Increasing property prices means more bad news for students

Property prices across the nation are set to record increases of over 5 per cent for 2016, according to two new reports.

According to a report from, average house prices in Dublin are up by 5.3 per cent to €323,000 while prices in Waterford are up 16.4 per cent to €147,498.

Housing in other student hubs have also augmented with Cork and Galway increasing by 9.8 per cent and 11.8 per cent respectively.

The and reports are based on asking prices and not transaction prices which the Central Statistics Office (CSO) index is based on.

The two reports differ when it comes to price increases in the third quarter of the year. captured significant increase, especially in Dublin, which found an annual rate of inflation reaching over 5 per cent while recorded a lull in prices in the same quarter with a quarterly rise of 0.4 per cent nationally.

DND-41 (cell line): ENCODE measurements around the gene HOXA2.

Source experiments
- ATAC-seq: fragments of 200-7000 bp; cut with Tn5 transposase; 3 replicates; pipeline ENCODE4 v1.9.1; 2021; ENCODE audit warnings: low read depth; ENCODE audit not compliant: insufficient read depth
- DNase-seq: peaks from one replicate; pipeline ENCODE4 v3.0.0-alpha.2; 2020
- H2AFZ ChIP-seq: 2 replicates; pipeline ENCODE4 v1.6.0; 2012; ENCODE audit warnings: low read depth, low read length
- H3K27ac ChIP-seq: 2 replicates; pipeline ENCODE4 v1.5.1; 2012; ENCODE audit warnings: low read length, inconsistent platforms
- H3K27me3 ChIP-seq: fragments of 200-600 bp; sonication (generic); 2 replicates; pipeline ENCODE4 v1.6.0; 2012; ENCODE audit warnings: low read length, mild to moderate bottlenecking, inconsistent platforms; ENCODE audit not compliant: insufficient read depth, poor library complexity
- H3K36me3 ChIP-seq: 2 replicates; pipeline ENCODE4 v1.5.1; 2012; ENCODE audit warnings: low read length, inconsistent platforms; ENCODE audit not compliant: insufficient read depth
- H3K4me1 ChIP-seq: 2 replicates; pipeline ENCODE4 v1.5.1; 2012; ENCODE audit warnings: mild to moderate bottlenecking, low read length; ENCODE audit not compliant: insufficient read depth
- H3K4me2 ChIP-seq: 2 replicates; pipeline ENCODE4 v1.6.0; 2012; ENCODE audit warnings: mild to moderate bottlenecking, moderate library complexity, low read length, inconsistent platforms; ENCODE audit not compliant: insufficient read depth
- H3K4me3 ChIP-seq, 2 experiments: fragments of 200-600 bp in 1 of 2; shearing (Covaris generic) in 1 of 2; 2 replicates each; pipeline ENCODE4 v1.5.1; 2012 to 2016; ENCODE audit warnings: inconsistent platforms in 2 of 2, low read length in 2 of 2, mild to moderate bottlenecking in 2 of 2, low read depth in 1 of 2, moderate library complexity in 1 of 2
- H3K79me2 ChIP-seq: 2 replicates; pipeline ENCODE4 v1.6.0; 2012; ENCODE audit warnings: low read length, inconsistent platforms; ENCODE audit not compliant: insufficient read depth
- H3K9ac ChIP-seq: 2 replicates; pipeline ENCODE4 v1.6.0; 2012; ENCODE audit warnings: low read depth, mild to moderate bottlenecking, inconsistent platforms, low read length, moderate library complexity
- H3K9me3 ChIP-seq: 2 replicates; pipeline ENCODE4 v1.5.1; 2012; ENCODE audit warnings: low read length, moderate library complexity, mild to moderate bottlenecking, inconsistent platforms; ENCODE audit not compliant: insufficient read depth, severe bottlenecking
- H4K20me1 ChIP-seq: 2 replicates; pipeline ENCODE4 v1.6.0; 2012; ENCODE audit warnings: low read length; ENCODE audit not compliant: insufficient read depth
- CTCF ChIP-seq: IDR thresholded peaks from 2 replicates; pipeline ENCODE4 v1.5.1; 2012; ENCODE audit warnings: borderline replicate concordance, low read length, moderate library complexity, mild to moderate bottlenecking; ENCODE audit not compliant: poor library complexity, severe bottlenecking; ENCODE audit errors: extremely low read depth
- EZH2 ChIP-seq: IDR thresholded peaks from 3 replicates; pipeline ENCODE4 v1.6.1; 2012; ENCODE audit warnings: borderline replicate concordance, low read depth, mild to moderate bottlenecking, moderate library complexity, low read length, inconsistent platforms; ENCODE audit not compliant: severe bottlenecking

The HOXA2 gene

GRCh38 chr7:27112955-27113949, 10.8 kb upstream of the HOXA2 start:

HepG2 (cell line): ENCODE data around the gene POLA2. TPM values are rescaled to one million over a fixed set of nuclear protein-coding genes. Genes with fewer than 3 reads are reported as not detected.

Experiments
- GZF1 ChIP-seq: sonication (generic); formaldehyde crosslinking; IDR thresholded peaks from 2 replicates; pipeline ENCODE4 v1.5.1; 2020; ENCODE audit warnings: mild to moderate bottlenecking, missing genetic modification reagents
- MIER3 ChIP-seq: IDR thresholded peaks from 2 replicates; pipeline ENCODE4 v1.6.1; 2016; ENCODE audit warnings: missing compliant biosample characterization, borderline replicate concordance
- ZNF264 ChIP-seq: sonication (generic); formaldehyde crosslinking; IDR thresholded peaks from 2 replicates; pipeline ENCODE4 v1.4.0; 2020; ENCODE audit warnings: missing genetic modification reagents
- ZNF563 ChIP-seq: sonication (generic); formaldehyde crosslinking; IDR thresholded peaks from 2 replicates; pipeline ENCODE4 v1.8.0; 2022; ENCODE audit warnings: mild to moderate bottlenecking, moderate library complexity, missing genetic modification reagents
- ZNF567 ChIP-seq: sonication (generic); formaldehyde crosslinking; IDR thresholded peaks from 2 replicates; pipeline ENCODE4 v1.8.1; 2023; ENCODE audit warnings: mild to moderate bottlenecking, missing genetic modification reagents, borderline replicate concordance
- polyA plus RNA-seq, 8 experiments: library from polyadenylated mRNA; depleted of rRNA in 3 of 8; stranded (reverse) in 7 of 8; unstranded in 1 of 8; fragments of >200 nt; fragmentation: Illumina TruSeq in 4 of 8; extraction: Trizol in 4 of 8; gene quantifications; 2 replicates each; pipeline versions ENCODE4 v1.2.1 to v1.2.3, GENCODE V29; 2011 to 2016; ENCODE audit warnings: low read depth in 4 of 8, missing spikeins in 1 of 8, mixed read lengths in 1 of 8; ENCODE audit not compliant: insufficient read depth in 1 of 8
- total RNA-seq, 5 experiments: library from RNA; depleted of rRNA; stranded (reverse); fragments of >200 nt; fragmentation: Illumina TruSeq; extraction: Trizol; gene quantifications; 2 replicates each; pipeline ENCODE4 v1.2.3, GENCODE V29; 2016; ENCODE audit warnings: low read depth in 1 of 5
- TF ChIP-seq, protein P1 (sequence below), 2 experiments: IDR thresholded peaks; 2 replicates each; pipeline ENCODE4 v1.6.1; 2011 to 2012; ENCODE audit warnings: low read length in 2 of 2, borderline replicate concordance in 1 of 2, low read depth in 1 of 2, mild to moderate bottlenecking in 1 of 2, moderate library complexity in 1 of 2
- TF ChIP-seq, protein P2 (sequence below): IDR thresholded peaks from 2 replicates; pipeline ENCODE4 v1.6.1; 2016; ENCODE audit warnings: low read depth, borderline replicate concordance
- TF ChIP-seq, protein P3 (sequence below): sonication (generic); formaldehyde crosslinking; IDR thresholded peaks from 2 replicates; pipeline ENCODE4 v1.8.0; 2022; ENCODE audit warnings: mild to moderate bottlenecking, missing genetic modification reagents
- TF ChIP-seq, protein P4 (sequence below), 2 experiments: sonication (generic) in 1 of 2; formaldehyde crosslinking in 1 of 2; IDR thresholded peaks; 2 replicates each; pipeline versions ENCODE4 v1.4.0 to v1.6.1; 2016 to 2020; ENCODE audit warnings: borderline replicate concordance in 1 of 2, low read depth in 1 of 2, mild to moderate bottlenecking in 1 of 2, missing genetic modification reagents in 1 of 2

The authors of both reports, Davy’s Conall MacCoille for and Trinity College economist Ronan Lyons for, agree that supply issues are effecting the market.

Mr MacCoille said a lack of supply is impacting transactions with levels falling 5 per cent over the first eight months.

Mr Lyons said the latest report shows the on-going imbalance between very strong demand and weak supply, all across parts of residential real estate.

“This imbalance between demand and supply has meant that rents have risen by over 50 per cent in some parts of Dublin and by at least one third in Cork and Galway,” he said.

“This demand for homes comes from a growing population, including growing student numbers.”

The likelihood of rents to fall any time soon for students is quite low according to Lyons, who also said any planned new student accommodation will take a few years to make an impact and may only be enough to meet new demand.

Andrew Byrne

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